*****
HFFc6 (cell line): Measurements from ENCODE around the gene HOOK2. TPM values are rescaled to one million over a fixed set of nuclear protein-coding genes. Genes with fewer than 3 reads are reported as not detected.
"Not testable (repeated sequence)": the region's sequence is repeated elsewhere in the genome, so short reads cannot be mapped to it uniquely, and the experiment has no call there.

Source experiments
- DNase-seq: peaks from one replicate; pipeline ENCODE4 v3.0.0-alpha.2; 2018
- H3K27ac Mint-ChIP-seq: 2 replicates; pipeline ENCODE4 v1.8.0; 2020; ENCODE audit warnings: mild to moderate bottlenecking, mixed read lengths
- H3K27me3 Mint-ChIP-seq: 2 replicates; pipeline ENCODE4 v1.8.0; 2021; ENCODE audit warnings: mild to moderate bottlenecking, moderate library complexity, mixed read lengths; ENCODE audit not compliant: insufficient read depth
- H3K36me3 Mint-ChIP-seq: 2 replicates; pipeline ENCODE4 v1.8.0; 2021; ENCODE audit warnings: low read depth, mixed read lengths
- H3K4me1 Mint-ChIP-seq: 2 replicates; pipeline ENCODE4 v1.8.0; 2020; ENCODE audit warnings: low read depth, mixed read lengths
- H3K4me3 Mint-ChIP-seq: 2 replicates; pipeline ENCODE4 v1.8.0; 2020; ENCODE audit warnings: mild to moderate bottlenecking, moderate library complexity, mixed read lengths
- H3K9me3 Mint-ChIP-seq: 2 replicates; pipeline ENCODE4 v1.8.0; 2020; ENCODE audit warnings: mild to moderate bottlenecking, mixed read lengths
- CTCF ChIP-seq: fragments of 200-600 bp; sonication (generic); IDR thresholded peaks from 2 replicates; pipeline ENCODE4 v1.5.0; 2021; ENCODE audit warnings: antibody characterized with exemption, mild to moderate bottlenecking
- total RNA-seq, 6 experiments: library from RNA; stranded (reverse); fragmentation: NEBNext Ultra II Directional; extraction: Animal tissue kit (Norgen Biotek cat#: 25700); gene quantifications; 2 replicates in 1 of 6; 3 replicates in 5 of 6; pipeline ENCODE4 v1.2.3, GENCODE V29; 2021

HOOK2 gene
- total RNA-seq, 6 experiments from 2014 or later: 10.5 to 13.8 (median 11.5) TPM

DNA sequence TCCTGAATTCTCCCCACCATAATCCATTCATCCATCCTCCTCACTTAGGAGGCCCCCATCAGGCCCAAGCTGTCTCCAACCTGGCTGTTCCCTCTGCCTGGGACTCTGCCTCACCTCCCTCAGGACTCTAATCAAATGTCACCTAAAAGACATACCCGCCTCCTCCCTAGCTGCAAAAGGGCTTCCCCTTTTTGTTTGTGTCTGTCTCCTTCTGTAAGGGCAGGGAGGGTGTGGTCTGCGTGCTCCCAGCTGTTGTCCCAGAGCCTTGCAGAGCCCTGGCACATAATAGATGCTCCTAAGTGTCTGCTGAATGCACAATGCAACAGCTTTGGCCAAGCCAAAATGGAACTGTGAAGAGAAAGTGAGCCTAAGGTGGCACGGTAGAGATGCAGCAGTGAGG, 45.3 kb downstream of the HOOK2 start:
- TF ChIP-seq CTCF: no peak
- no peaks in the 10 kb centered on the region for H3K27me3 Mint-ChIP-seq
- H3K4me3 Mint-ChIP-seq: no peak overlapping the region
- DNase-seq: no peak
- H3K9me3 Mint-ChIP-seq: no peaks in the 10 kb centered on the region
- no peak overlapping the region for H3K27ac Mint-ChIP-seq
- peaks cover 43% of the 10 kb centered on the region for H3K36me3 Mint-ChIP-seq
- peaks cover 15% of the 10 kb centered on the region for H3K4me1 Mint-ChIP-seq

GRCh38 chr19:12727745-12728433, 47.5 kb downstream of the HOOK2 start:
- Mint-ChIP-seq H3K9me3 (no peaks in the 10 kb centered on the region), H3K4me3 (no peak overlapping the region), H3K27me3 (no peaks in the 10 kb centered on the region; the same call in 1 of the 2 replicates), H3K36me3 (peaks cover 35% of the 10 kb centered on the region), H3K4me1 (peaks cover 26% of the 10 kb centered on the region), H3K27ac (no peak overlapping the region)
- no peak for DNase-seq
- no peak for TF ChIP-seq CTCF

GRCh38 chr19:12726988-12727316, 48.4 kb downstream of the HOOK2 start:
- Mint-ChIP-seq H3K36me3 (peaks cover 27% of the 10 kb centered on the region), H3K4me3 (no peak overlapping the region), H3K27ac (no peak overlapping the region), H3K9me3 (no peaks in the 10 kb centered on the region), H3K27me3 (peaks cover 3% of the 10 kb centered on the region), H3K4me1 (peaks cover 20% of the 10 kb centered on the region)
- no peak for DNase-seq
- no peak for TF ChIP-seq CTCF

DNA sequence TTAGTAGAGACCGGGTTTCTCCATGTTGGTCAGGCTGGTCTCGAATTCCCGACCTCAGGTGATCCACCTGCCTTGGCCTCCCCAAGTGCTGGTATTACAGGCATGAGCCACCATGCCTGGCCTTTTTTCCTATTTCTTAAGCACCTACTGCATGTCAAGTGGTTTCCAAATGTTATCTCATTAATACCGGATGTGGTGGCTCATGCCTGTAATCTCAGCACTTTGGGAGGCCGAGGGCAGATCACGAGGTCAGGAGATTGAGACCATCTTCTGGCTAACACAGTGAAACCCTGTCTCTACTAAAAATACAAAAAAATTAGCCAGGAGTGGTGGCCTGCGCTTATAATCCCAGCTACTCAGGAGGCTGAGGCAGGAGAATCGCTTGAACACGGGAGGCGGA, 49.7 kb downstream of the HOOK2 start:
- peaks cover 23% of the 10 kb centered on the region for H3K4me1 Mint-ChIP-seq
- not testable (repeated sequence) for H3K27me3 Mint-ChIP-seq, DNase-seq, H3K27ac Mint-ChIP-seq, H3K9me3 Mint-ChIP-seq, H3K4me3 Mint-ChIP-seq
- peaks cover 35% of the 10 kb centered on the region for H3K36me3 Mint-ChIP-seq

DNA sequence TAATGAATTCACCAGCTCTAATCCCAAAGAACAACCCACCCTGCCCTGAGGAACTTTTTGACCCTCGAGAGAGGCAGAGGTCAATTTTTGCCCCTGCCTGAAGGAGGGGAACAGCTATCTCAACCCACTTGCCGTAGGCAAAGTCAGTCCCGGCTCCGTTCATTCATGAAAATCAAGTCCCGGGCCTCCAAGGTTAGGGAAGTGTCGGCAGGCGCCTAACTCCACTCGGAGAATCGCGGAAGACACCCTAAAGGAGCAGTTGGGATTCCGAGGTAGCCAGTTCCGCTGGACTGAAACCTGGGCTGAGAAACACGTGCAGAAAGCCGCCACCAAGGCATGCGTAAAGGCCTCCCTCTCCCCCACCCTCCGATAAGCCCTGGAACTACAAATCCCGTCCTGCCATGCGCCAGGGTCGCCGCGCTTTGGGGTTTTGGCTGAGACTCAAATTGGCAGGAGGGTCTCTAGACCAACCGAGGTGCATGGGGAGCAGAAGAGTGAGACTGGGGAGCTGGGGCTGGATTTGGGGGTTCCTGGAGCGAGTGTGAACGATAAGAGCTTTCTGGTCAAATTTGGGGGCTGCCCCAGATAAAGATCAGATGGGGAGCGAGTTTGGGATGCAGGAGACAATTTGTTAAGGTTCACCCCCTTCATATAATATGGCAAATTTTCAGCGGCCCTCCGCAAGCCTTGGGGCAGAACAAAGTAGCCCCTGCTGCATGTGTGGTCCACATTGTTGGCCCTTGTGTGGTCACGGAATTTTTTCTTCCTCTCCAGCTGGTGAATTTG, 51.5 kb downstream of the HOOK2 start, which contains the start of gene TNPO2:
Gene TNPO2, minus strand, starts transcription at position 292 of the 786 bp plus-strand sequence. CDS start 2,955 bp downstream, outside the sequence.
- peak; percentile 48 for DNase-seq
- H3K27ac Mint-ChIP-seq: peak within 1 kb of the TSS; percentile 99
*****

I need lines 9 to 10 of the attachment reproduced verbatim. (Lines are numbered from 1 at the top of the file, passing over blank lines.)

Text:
- H3K4me3 Mint-ChIP-seq: 2 replicates; pipeline ENCODE4 v1.8.0; 2020; ENCODE audit warnings: mild to moderate bottlenecking, moderate library complexity, mixed read lengths
- H3K9me3 Mint-ChIP-seq: 2 replicates; pipeline ENCODE4 v1.8.0; 2020; ENCODE audit warnings: mild to moderate bottlenecking, mixed read lengths